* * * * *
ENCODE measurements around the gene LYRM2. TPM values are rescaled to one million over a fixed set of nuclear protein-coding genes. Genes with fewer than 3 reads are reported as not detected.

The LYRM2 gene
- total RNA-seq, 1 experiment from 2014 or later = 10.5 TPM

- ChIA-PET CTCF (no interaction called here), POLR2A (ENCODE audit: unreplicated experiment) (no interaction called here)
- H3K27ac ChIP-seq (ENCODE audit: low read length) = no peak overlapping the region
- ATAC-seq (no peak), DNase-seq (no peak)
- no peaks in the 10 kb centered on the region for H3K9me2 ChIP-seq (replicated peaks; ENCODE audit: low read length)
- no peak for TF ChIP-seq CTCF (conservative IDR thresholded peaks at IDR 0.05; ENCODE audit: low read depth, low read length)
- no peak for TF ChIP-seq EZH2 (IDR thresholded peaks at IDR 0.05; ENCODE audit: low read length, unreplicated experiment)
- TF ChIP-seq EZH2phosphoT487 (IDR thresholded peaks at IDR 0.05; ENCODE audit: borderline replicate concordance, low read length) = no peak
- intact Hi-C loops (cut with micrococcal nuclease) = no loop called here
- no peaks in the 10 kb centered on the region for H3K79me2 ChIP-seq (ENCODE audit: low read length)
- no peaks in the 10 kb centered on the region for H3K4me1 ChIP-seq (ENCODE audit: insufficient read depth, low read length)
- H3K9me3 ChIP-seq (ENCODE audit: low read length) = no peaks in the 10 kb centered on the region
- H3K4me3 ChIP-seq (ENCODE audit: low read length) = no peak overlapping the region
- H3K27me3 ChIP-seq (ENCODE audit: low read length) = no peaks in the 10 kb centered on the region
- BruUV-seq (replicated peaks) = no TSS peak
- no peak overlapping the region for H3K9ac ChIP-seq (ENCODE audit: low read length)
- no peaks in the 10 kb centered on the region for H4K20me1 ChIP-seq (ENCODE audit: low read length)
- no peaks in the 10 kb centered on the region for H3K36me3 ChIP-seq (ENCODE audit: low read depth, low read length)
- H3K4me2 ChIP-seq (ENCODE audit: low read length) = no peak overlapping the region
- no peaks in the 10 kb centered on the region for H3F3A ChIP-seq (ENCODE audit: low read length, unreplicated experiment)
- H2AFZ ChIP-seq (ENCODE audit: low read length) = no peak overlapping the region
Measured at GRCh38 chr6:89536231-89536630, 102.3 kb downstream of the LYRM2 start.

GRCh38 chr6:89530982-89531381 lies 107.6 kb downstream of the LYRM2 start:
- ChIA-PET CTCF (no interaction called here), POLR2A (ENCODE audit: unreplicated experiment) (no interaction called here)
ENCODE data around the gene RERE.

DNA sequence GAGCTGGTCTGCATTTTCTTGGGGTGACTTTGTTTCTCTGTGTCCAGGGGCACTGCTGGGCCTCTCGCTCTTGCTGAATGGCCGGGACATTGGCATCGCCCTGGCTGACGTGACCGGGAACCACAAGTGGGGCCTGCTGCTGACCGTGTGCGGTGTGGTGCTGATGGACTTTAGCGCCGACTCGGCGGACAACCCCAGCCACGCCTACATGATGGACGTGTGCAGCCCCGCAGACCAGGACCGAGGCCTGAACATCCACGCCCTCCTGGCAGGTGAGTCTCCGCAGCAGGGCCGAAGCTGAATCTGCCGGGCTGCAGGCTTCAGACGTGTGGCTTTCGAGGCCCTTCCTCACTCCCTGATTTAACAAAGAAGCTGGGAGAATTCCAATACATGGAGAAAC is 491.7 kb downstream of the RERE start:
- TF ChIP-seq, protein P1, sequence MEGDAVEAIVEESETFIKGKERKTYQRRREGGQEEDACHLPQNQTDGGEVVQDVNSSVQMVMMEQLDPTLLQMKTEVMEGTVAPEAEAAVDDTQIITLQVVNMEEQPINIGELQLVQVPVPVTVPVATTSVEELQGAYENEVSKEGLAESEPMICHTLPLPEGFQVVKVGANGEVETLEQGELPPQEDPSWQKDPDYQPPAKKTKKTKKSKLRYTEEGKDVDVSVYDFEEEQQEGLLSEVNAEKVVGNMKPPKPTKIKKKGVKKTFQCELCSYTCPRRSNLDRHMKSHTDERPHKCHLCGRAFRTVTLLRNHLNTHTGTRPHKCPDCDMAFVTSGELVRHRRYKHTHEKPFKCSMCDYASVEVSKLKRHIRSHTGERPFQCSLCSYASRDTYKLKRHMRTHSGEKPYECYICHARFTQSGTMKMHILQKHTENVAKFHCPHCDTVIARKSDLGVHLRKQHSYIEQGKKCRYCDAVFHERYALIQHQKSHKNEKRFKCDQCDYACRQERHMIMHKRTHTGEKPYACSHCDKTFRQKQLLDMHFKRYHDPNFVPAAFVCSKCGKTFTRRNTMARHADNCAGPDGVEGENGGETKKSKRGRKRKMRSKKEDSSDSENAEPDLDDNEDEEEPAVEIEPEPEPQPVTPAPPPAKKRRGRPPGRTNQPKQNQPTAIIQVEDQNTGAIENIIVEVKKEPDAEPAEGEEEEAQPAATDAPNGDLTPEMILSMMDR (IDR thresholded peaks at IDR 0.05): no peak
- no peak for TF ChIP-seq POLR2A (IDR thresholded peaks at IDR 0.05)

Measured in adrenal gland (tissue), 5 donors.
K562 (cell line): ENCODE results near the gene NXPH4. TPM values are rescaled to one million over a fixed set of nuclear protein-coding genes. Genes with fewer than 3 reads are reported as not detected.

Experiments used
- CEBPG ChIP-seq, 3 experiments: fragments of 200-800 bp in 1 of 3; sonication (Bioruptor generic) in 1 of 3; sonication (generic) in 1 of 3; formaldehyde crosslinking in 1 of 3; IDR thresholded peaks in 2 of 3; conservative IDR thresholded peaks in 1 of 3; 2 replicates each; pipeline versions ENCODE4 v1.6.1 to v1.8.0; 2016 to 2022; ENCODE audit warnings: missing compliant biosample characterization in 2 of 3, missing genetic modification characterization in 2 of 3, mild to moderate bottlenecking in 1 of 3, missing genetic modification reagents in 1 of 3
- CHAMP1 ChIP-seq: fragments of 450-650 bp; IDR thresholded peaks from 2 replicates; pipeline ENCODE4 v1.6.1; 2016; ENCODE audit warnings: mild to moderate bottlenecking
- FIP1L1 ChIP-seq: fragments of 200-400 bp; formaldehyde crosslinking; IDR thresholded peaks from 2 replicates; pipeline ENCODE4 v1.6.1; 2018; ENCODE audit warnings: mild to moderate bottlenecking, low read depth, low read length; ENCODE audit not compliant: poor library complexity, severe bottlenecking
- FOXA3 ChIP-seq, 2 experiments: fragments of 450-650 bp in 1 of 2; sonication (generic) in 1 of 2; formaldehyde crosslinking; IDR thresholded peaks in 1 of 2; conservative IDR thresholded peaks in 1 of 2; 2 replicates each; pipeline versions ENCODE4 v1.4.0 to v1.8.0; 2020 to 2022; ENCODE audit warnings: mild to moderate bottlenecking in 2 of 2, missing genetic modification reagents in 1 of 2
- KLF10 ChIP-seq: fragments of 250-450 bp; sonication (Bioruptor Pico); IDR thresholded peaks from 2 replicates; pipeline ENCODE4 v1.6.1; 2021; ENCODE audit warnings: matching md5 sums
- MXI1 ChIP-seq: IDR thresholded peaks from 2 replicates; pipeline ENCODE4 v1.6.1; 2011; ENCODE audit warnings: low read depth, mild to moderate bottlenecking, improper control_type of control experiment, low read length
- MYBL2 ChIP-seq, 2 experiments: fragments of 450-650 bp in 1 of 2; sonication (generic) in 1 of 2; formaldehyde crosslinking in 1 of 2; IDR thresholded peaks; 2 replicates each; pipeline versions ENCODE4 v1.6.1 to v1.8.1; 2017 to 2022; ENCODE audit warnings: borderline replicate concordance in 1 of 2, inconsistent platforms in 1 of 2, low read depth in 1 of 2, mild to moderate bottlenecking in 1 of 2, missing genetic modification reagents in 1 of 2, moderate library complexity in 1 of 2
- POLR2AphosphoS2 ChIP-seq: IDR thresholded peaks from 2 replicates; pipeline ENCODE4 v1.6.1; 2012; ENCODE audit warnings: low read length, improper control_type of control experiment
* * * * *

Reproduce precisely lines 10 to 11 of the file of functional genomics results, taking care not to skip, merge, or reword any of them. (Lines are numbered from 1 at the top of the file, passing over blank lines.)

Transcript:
- TF ChIP-seq EZH2phosphoT487 (IDR thresholded peaks at IDR 0.05; ENCODE audit: borderline replicate concordance, low read length) = no peak
- intact Hi-C loops (cut with micrococcal nuclease) = no loop called here